Afghanistan. Atiq Rahimi: “The Taliban are afraid of women and of culture”

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Atiq Rahimi Writer and filmmaker

Novelist and director, Atiq Rahimi received the Goncourt Prize in 2008 for his novel Syngué Sabour, stone of patience. He left Afghanistan in 1984 and has lived in exile ever since.

The Taliban returned to power two months ago. Did this rapid fall of Kabul surprise you?

Atiq Rahimi Surprised, no. I think the Taliban were the most astonished and the most surprised. They did not expect to be victorious this way without encountering resistance. Fortunately or unfortunately? I do not know. Since 2018 and the Doha conference, we understood that the world had negotiated. First, the powers wanted to integrate the Taliban into the government of Ashraf Ghani, who was then president. But the Taliban did not want it. A refusal which, moreover, showed their strength. On the other hand, we were dismayed by the reactions of the Americans, by their way of leaving, of leaving Afghanistan.

How did we get here ?

Atiq Rahimi At the head of the country, was a corrupt government, formed on aberrant compromises with the warlords, the drug traffickers… Moreover, the American policy in the region, particularly in Afghanistan, is not for nothing in what happened. They spent $ 3 trillion, and a lot of that money went back to the United States without being spent in Afghanistan. There is also the way they militarily handled this war against the Taliban. Everything is happening in a new political order dominated by the Chinese. Pakistan and India are in confrontation, as are Iran and Saudi Arabia, not to mention Russia with the West. Afghanistan is the field of what I call “displaced” wars.

The Taliban are looking at all costs for international recognition of their regime, any help given could be seen as going in this direction. What should be done ?

Atiq Rahimi This is a very, very delicate and difficult situation to resolve. This time around, the Taliban have taken the entire Afghan population hostage. The point is not to recognize or not to recognize the Taliban. They do not have political, economic and geopolitical autonomy in the region. Their government depends on aid from abroad. We must intervene with the countries that support them – China, Pakistan and the Gulf monarchies – so that they put pressure on them.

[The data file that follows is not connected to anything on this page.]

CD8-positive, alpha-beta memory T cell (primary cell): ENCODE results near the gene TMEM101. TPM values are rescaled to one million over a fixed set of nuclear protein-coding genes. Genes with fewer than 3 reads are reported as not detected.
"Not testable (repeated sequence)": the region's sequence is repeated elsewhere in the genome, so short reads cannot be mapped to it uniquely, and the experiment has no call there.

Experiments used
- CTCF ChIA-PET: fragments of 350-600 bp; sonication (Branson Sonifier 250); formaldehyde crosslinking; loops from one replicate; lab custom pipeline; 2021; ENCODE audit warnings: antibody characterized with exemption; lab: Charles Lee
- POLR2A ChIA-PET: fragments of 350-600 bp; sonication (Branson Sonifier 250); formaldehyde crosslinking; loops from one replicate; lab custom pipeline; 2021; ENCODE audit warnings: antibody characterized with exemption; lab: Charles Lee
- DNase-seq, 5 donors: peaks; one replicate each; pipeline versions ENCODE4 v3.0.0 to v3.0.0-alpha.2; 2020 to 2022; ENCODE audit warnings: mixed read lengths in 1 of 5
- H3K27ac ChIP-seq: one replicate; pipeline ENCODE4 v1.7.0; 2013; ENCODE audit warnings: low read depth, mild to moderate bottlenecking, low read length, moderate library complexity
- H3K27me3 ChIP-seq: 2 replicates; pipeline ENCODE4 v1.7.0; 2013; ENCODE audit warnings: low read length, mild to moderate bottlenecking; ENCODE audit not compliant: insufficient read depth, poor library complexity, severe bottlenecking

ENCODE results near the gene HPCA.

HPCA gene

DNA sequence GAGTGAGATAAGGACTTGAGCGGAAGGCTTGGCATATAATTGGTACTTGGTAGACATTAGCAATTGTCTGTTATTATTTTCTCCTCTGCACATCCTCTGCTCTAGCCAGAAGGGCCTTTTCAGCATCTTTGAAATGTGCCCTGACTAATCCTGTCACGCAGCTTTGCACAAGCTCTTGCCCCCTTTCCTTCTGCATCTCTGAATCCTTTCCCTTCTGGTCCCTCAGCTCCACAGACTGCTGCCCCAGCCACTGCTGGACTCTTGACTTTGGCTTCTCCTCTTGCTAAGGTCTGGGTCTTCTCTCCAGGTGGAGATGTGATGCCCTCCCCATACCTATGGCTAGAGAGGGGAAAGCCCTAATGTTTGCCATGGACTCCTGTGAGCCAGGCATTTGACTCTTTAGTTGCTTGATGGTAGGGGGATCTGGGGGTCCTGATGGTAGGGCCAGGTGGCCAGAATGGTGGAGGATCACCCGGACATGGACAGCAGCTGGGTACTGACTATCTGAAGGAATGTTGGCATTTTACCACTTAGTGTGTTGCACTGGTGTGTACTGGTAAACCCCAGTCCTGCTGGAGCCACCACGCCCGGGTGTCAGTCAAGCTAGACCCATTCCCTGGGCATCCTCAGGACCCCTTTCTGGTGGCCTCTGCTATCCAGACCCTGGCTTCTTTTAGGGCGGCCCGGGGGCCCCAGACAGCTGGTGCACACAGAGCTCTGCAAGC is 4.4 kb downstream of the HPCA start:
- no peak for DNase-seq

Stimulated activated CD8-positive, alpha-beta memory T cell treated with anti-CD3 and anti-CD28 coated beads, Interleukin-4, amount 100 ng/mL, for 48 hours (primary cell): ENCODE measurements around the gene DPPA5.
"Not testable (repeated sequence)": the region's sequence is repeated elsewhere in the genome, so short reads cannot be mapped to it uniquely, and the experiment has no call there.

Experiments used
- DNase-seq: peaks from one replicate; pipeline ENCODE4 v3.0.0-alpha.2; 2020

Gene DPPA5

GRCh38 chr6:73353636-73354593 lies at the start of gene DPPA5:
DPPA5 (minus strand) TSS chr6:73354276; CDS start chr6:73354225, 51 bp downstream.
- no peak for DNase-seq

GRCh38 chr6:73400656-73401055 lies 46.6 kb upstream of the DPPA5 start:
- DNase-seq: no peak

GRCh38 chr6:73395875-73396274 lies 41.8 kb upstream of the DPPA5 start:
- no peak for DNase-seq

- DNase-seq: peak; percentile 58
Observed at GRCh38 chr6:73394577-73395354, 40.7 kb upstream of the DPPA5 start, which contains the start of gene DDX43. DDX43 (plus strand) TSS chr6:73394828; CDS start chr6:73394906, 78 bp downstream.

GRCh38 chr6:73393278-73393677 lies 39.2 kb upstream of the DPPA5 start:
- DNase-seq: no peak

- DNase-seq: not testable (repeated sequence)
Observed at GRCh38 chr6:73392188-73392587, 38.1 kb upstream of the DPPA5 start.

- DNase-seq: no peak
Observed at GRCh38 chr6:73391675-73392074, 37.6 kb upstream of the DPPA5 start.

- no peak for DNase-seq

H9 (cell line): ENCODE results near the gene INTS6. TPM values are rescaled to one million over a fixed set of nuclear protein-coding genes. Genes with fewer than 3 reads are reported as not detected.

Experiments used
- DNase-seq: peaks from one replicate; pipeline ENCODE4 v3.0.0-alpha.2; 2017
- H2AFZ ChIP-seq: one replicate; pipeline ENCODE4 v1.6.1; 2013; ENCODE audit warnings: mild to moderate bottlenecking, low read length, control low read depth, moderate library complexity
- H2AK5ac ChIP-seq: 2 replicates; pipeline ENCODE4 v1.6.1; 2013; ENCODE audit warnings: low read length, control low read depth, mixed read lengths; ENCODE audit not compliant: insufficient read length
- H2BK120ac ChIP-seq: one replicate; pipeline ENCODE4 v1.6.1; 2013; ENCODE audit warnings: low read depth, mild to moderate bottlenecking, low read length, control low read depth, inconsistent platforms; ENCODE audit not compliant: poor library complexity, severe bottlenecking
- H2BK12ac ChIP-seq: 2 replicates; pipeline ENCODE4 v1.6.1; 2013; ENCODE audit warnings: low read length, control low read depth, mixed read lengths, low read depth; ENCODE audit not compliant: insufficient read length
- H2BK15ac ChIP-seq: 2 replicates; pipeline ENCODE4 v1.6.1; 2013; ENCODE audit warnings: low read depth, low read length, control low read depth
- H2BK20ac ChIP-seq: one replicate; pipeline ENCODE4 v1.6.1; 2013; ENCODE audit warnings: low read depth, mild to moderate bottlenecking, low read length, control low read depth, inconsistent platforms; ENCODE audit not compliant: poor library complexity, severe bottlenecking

Are you worried about the situation thus created for two months?

Atiq Rahimi Of course. First, as happened with the Iranian revolution in 1979, the Muslim world suddenly thought that it could make an Islamic revolution, that radical Islam could take power. We saw the result. Suddenly, the Muslim world woke up, in Central Asia as well as in the Middle East or Africa. With the return to power of the Taliban, we realize that it is still possible. Daesh (the “Islamic State”) can return. Likewise, all these movements which were crushed everywhere are regaining confidence.

I am not saying that Afghanistan was a country where human rights were respected before the Taliban returned. Far from there. Women, artists, intellectuals (who had a certain freedom in the media) were constantly threatened by the jihadists. For forty years, Afghan culture has been sick. Afghan society is a sick society, with sick men, politically, sexually. From all points of view. On the other hand, the danger today lies in an attempt by the Taliban to institutionalize the error of their horrors and the inequality of their policy against women.

Do you mean that today’s Taliban are the same as before?

Atiq Rahimi Of course! Once again, they have taken the Afghan people hostage. And they are trying to negotiate with the world. But when they form their government, made up exclusively of the Taliban and without a single woman, they show their true face.

Before the Taliban took power, there were many Afghan refugees in Europe and also in France who were not really welcomed with open arms. Isn’t there now a kind of hypocrisy on the part of Western governments, who say they are ready to welcome these refugees?

Atiq Rahimi Unfortunately, the problem with the Afghan situation, this hypocrisy, does not arise only in France, but all over the world. Despite everything, France gave political asylum to artists and intellectuals who had not even worked with the French. Whereas, until now, the other countries only saved those who had worked with their army, their associations… France had this courage. But, between the will and the capacity, there is a gap. For example, the Kabul airport was completely controlled by the Americans and the British. The French did not have the possibility to decide for themselves and to be able to take on board the people threatened by the Taliban who were on the lists that we had drawn up and submitted to the French authorities.